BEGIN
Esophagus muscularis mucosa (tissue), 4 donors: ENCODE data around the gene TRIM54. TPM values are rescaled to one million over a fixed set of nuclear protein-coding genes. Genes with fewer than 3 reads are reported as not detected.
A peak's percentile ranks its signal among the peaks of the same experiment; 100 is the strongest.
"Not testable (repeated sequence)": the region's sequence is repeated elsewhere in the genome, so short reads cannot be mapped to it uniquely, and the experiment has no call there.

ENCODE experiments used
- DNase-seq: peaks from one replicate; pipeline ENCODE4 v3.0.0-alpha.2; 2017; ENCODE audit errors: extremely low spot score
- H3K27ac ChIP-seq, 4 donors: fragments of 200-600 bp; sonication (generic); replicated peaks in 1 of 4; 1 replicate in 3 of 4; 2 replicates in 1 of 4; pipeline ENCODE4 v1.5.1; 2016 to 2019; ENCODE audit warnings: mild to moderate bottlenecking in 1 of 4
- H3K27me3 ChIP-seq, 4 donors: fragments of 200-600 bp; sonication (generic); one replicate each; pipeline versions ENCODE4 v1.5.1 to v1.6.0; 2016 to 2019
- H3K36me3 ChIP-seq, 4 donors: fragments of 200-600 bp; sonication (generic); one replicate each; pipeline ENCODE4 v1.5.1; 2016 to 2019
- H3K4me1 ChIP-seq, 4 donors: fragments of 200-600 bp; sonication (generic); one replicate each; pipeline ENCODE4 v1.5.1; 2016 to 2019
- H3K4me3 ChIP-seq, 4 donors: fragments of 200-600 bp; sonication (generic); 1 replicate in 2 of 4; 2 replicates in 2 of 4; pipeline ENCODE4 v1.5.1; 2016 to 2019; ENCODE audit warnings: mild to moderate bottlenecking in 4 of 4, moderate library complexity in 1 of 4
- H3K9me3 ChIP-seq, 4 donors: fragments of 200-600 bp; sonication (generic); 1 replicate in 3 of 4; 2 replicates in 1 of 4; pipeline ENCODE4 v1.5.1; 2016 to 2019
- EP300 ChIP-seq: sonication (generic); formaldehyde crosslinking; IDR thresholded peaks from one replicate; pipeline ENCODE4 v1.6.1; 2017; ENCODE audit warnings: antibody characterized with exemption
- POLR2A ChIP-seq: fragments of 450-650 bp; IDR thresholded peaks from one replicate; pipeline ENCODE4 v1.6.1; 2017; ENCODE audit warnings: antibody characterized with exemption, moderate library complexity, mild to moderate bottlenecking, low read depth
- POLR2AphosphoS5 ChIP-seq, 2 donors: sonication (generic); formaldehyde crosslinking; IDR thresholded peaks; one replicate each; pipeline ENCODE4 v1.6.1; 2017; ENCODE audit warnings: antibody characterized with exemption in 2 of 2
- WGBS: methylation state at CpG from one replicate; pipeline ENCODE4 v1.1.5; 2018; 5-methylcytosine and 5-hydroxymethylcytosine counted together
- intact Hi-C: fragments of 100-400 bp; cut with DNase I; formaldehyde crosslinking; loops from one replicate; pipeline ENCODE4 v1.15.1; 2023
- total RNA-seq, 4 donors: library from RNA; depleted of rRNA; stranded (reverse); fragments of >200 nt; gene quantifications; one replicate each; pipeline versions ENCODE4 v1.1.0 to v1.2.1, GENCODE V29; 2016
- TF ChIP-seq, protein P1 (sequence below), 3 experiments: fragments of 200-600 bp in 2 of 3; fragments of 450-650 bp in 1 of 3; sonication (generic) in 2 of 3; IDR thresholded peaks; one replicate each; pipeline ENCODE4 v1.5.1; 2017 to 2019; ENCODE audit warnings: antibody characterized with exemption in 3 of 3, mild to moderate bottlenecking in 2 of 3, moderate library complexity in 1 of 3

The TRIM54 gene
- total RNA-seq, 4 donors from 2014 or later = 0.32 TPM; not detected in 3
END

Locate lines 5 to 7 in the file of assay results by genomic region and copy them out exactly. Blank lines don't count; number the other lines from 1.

- DNase-seq: peaks from one replicate; pipeline ENCODE4 v3.0.0-alpha.2; 2017; ENCODE audit errors: extremely low spot score
- H3K27ac ChIP-seq, 4 donors: fragments of 200-600 bp; sonication (generic); replicated peaks in 1 of 4; 1 replicate in 3 of 4; 2 replicates in 1 of 4; pipeline ENCODE4 v1.5.1; 2016 to 2019; ENCODE audit warnings: mild to moderate bottlenecking in 1 of 4
- H3K27me3 ChIP-seq, 4 donors: fragments of 200-600 bp; sonication (generic); one replicate each; pipeline versions ENCODE4 v1.5.1 to v1.6.0; 2016 to 2019